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PGT1 - - - , J BEAUREGARD. The Distinguished...
- - , J BEAUREGARD. The Distinguished Confederate Com - mander Passes Away 0 ' - .. Alter: He Seemed Almost Recovered ' " From His Recent. Illness. A BefresMng Sleep Deepens Into , a - . V Painless' Death, And Louisiana Mourns Her Ideal Sol - ; dier and Belored Son. ' Ocneral O. I. Beaareicmrd. ..Last night General G. T. Bcanresard fell asleep. : That was tbe manner of bia death. Although his hair was wblte with age his form was erect, althongh aeTeral generations' had passed in review before him his eye waa undimtned, and althongh time had built a burden ol years hlsform was unbent. " He was - a beau sabreur unto the end of hjs days a courtly gentleman, gentleman, a leader by Tirtue - of high courage. courage. peerless science ; and the power to InBpire - confidence' and enthuslasru and he went to his death, as he faced It eft la battle, without a thought that It was near. - The letiErtheninz of the century - to 1 ltg close did not change th fraHaut pir'T wat .lurtdT With: ' war, and be wua - graving hi "name upon the tablets of - lilstory with his flashing sworL - Onlr tho head had. a paler setting, the stop was slower, and the wrl ikies deepened - somewhat on the face In which gentleness Joined' with strength. " ,' . . Over two weeks ago General Beauregard Beauregard was taken sick with gastric cramps. It was the day of Uen. Ben Butler's death that he began . to complain. During the morning he read of the 'sudden passing - , away of - his former foe. - Another, of us gone." said the general to one of his daughters - in - law. "Very soon there will jiot be many of us - left.' ' He accompanied accompanied the ladles to the matinee during the day to see "The Fair Rebel," and at night he took to hia bed. - , . y In peace he had forgotten that be ever regarded any . Americans as enemies. During his nines he fought many of the gory struggles of the war all over again. In his delirium he spoke to - his ' son, Henry, and commanded him to order General General Butler, of South Carolina, to mass bis division, and to instruct General Fields to join him in doing likewise, as they - had the - most numerous . divisions. And with a tone of high1 "hope be added: We will rout the enemy 'to - morrow." For about a week he seemed - very ill. His spirit skirmished on the borderland. Brave as a Hon he shook off the weakness, and last Saturday he dressed and ,came down ' stairs And ' surprised ;. the - family.' Since then he has sat at the table with the children he loved, joined In the chat and jest was as merry and as happy as those who felt overjoyed at his recovery. and seemed very near himself.. Sunday night he suffered from a fUl - ing of oppression about the heart.1 - - lie did not sleep. That annoyed him, bat did . not make him less cheerf uL . He spent the day in the garden and on the sun - bathed balcony, dined. with the others, and welcomed Judge Rene Beauregard, his son, who came late from holding court at Thibodeaus" He sat at the table 'while the judge - refreshed himself, asked after friends inje - country, led the conversation conversation to f ierjelation of amusing - court lnddenjf and afterwards was the center of a .f anaky group in the study." ' Dr. Dupaquet. . the physic! aa in charge of the. case, called during that - time and found . his patient no trong ' that he the tight the general would noon be nhlO: to be about aa usual, gate Um a. sleeping sleeping potion, and left him in peace. ' The general j - lned In the belief of bis lm - Wlnrovement, and remarked that his heart i nan ail iubi uuiucceu uiiu.. Wifuuu up his watch and said that he xas get - . ting well enough to tnke his own medi - : cine, and wanted the .time - piece near him ' so that . be could follow the doctor's directions. directions. directions. - . '" ." - . u - 1 - The family was in excellent humor, in consequence! of the . signs,, for - the better.: At 9:30 o'clock a joyous rood - night was spoken. Henry, assisted his father to his1 room up stairs," helped to , undress him '' and to arrange him comfortably upon the couch. The veteran , turned v upon, his, right side; ' told bis . son to move the chair a little out of - the way," said - "goodnight, "goodnight, "goodnight, I will be well - to - morrow )f I sleep to - night,"; and fell asleep. .' . Two nurses were left in; the, room to guard the ; slumberer. They : sat In si - lence, listening . to the labored breathing. .' A few minutes, after lO o'clock J they were startletL. . The sleeper did not waken, the form did not even move, but In his throat they heard - the. death - rat - 'i tie. - Azrael had - taken the - soldier by the hand. Like wraiths, .they stole from the room, and.v, with awe - stricken ' gest - ure. t summoned the. loved oues to - the bedside. iIt - only needed. one glance. to : show ; them that God had laid his finger i upon - the - brow. of the commander, - and ' set upon it .the mark' of - pjaradise. The . mourners were - alone With their dead. General Beauregard did not even waken ere - he passed away.. The sleep of dreams' deepened Into dreamless sleep, the pallor of death spread - like a veitover the face,; but did not disturb the body, and the 'end. : -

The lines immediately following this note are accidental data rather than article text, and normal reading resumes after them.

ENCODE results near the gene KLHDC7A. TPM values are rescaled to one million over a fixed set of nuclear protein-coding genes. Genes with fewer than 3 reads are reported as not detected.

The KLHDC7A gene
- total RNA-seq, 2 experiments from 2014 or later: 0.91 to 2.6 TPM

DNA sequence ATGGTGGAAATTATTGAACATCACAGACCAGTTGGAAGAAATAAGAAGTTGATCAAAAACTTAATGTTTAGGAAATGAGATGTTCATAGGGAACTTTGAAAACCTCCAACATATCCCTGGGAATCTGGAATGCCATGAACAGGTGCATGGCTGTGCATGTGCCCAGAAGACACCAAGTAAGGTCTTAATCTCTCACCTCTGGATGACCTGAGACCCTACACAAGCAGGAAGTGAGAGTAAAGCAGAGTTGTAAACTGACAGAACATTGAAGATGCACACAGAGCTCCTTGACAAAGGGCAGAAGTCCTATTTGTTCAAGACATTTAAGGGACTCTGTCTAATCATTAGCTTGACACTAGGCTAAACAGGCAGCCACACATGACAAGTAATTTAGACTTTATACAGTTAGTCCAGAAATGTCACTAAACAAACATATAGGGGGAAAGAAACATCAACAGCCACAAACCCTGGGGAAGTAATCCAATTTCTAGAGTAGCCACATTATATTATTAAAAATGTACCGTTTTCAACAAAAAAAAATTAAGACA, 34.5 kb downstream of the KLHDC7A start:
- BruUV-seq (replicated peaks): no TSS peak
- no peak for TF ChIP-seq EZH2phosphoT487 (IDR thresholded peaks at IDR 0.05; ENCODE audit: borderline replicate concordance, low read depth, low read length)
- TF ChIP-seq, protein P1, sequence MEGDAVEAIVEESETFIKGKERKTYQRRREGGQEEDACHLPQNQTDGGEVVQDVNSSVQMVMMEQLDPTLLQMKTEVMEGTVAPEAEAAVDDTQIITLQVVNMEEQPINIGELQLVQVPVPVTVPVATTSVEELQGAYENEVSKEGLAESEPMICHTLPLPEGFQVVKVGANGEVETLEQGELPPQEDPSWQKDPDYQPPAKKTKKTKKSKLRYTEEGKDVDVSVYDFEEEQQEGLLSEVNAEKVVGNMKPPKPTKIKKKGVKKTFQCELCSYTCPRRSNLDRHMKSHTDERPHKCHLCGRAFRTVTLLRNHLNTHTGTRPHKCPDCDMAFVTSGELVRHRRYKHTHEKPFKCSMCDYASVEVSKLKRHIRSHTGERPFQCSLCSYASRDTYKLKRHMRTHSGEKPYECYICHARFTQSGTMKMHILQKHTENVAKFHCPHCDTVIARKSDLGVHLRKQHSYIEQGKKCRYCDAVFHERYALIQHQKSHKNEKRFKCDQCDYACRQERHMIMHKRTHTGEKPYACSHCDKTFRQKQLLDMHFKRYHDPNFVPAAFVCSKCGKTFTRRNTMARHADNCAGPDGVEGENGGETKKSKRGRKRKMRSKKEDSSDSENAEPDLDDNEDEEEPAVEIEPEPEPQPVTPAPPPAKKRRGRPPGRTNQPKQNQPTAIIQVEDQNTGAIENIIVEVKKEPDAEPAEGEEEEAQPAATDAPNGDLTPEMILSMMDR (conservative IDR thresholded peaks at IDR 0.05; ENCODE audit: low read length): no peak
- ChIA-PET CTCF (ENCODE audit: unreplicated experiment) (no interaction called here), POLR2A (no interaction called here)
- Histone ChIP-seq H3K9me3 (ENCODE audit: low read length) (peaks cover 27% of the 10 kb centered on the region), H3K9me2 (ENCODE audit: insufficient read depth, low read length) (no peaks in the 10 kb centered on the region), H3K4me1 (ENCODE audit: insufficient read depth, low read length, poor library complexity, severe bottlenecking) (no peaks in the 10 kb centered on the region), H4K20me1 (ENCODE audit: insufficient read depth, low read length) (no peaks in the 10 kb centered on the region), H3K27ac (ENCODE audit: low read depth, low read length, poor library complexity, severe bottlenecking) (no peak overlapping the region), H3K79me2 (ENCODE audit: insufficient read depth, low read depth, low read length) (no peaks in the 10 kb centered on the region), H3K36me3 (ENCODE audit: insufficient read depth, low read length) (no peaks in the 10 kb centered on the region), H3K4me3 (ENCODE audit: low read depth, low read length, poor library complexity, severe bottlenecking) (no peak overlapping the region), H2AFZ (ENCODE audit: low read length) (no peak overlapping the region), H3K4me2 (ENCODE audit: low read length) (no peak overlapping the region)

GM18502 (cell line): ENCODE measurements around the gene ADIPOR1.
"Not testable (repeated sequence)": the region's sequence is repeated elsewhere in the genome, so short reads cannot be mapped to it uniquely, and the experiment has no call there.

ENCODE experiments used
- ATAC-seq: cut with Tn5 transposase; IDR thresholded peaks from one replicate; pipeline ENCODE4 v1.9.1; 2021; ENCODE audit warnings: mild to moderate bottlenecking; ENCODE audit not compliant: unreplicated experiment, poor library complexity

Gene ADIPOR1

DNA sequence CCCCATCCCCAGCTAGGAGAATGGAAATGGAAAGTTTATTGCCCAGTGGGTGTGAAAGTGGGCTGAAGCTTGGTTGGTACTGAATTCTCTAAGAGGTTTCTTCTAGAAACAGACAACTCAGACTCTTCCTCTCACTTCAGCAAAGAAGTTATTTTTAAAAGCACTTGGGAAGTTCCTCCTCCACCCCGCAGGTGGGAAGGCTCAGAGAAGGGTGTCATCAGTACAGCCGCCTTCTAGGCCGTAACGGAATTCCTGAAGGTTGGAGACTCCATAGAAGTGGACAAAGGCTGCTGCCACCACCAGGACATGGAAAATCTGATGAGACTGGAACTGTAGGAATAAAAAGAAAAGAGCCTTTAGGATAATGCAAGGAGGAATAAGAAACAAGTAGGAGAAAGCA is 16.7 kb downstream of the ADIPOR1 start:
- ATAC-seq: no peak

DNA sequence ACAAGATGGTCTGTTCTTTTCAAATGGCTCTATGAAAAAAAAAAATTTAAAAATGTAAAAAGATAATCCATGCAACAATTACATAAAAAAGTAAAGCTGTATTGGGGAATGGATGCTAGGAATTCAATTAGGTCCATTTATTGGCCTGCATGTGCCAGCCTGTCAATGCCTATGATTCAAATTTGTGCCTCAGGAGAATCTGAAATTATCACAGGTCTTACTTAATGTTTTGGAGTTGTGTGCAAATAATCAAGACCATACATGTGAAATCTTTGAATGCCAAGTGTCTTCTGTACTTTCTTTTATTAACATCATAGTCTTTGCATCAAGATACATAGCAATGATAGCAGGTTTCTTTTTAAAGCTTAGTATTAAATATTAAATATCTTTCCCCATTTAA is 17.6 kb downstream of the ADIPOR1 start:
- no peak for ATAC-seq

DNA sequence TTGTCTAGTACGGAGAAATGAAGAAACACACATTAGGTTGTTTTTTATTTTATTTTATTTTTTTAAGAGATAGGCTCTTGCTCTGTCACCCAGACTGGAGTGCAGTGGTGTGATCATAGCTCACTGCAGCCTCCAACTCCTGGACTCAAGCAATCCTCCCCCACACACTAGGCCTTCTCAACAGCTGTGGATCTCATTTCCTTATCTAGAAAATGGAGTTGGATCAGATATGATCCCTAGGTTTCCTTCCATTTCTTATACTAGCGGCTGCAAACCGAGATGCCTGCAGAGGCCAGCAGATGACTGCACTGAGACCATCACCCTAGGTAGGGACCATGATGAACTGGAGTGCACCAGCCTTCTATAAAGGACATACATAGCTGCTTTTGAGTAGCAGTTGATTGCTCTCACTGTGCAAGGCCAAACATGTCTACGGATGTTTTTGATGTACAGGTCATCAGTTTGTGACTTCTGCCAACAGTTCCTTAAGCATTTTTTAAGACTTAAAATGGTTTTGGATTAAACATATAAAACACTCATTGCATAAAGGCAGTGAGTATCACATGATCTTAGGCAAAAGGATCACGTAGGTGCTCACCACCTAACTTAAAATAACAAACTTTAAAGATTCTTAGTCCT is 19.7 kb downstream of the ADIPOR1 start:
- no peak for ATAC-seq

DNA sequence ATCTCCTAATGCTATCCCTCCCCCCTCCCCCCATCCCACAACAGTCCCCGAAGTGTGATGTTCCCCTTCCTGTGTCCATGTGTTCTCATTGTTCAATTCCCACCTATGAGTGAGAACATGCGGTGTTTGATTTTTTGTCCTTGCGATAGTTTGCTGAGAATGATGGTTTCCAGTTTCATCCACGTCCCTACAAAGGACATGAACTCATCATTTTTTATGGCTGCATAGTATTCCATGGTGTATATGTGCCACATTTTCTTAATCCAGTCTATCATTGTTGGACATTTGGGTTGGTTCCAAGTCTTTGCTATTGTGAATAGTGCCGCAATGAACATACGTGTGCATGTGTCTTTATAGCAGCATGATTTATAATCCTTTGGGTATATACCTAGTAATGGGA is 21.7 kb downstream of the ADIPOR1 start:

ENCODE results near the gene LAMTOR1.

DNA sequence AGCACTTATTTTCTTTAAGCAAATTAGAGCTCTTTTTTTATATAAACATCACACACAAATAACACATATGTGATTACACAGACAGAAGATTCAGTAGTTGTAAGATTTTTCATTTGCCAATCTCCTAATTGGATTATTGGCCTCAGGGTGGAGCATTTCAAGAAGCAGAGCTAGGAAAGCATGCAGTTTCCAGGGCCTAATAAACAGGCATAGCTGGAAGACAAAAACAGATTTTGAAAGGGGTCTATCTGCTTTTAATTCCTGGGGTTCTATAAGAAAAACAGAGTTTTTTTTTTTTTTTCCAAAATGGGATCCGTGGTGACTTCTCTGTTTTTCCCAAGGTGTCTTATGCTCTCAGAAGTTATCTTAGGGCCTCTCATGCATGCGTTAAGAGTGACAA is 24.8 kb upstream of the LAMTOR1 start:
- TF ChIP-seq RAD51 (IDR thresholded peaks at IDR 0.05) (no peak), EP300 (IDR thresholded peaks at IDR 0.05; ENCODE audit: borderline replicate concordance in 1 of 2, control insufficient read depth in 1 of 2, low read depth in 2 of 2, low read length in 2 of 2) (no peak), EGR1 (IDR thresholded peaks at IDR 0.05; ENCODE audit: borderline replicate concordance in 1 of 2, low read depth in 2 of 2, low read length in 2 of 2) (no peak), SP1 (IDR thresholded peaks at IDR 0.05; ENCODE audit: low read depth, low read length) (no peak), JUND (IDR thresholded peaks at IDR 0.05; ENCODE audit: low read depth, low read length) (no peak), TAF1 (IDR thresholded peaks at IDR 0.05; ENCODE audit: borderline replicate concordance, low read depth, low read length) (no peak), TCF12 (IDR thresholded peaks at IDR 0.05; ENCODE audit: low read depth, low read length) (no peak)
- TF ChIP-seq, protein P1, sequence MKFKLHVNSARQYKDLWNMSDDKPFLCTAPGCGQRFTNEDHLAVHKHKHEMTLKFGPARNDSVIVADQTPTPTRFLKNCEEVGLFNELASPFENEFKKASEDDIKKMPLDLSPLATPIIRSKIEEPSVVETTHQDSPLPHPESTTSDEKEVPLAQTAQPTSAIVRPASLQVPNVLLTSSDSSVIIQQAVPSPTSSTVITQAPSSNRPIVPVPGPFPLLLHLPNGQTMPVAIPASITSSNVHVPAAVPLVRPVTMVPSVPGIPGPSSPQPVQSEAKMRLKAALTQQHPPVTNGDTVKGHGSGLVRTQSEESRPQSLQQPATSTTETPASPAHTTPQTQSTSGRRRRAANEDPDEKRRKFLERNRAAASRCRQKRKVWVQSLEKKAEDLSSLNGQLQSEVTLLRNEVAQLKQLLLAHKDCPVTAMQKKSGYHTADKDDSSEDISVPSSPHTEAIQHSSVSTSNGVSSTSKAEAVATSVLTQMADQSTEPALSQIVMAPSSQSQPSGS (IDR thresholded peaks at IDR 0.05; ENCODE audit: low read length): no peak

Clipped from The Times-Picayune21 Feb 1893, TuePage 1

The Times-Picayune (New Orleans, Louisiana)21 Feb 1893, TuePage 1
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